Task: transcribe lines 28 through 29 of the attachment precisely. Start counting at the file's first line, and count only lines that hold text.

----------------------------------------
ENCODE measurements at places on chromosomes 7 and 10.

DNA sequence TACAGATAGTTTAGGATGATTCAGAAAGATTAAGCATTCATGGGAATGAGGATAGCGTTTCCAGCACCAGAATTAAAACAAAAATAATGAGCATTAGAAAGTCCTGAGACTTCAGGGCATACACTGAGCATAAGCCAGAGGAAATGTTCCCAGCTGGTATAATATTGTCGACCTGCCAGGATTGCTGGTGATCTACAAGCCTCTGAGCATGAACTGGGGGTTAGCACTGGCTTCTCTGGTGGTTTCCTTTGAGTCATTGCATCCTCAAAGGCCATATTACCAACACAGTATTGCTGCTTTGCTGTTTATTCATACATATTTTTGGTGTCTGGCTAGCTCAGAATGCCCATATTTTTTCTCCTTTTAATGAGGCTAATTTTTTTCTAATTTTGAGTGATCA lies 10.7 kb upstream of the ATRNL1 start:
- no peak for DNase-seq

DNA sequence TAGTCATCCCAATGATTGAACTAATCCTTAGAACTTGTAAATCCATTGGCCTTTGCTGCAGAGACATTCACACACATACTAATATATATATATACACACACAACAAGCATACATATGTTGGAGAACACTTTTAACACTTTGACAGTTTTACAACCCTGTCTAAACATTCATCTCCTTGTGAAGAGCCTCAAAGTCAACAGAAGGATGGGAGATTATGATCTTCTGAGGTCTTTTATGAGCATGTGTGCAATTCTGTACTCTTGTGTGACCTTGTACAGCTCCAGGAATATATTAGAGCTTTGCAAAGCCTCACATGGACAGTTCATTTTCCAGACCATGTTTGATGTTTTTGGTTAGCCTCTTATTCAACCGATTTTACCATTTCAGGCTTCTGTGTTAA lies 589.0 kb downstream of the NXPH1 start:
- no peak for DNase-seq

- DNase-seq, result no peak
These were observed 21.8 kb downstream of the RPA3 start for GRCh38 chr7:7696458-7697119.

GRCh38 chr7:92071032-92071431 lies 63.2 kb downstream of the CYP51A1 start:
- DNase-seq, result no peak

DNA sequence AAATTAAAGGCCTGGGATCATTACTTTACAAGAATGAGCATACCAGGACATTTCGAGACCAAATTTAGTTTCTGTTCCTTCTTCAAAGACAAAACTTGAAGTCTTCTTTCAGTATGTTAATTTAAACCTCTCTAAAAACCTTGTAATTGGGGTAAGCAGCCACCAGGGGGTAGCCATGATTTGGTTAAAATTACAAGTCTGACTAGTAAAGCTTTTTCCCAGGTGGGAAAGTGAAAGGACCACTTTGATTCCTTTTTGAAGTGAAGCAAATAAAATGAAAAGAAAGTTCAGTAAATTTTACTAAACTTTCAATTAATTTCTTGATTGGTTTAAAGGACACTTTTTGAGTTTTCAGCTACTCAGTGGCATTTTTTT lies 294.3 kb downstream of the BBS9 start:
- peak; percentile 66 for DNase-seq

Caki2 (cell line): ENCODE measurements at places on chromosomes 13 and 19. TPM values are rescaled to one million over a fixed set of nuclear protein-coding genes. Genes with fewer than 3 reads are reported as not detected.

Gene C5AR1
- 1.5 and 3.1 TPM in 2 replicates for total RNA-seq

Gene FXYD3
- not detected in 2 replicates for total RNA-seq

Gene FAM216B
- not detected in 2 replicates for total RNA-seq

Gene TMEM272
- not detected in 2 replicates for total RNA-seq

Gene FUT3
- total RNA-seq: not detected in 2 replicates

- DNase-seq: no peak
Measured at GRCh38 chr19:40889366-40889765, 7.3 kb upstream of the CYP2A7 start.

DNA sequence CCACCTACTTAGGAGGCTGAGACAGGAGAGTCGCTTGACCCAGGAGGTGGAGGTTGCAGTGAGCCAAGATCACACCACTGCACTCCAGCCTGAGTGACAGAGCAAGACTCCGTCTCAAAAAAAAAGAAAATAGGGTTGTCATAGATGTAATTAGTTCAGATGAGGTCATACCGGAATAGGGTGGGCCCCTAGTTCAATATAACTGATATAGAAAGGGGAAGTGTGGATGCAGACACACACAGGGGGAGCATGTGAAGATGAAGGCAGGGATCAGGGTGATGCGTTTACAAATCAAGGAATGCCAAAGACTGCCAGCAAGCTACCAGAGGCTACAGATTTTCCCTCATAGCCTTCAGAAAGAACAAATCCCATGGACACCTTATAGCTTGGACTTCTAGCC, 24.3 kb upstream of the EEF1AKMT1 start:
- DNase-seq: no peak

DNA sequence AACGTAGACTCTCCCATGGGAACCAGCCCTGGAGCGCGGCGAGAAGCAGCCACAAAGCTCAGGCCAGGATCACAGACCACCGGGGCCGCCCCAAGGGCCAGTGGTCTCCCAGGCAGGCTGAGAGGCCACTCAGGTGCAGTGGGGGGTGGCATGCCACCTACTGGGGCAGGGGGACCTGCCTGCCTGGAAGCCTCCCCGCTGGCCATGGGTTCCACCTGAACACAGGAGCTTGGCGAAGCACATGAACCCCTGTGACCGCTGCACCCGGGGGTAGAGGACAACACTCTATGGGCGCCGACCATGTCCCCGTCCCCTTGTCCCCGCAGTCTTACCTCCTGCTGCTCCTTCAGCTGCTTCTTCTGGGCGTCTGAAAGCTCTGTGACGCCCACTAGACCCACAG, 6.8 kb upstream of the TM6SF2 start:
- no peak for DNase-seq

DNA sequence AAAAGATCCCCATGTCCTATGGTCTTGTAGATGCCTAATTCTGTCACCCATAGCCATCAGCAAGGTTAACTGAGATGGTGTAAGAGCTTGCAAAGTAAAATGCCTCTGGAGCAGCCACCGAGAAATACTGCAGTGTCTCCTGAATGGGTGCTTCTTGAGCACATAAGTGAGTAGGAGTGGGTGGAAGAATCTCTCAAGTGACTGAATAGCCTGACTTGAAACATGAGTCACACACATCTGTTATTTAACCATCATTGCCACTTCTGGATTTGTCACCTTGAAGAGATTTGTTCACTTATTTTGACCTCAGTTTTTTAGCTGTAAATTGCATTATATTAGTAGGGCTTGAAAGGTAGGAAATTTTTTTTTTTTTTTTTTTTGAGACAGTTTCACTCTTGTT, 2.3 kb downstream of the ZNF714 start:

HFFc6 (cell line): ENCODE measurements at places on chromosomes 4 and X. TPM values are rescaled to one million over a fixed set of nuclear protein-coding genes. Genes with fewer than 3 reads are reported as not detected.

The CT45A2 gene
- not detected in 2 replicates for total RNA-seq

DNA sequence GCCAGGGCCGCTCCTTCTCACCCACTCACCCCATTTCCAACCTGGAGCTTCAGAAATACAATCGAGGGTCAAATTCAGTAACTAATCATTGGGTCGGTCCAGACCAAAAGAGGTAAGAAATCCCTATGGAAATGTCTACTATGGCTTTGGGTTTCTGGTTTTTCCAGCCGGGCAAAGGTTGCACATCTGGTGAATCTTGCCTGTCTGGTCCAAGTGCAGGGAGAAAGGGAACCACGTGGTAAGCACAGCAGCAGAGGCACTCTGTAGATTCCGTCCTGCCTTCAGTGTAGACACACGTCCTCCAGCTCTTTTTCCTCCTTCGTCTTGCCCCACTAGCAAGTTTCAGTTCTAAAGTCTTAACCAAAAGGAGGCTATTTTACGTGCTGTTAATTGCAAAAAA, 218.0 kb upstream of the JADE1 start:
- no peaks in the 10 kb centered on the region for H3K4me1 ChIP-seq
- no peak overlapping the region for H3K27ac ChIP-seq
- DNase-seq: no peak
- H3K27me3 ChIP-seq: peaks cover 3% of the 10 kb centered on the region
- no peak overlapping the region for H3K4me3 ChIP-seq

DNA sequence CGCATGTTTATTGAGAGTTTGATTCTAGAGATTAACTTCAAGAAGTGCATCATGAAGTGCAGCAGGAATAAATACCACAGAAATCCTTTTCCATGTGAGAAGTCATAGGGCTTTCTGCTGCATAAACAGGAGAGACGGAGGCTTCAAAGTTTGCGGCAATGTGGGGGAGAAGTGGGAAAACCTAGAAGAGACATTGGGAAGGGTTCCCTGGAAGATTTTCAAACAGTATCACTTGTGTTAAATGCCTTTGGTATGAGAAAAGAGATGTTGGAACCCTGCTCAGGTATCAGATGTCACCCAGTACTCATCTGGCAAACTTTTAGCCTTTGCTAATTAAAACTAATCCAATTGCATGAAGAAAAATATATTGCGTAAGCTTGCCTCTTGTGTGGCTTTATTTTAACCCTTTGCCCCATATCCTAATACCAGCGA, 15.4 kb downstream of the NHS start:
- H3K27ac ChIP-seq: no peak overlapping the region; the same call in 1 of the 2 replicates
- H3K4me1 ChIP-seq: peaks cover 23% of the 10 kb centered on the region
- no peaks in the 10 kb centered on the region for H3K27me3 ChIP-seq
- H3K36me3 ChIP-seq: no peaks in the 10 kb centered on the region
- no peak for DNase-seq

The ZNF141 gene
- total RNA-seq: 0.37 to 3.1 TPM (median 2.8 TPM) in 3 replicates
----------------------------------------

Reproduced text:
- no peak for DNase-seq

DNA sequence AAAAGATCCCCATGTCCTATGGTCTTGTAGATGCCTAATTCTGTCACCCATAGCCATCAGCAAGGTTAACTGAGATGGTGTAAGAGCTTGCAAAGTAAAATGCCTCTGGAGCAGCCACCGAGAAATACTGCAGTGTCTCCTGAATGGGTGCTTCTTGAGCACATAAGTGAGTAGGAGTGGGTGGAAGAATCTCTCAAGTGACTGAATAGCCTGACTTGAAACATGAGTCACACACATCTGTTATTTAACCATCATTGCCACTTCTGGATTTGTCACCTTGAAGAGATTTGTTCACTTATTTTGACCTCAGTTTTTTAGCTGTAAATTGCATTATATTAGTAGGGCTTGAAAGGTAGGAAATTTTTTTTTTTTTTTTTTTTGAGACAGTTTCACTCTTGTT, 2.3 kb downstream of the ZNF714 start: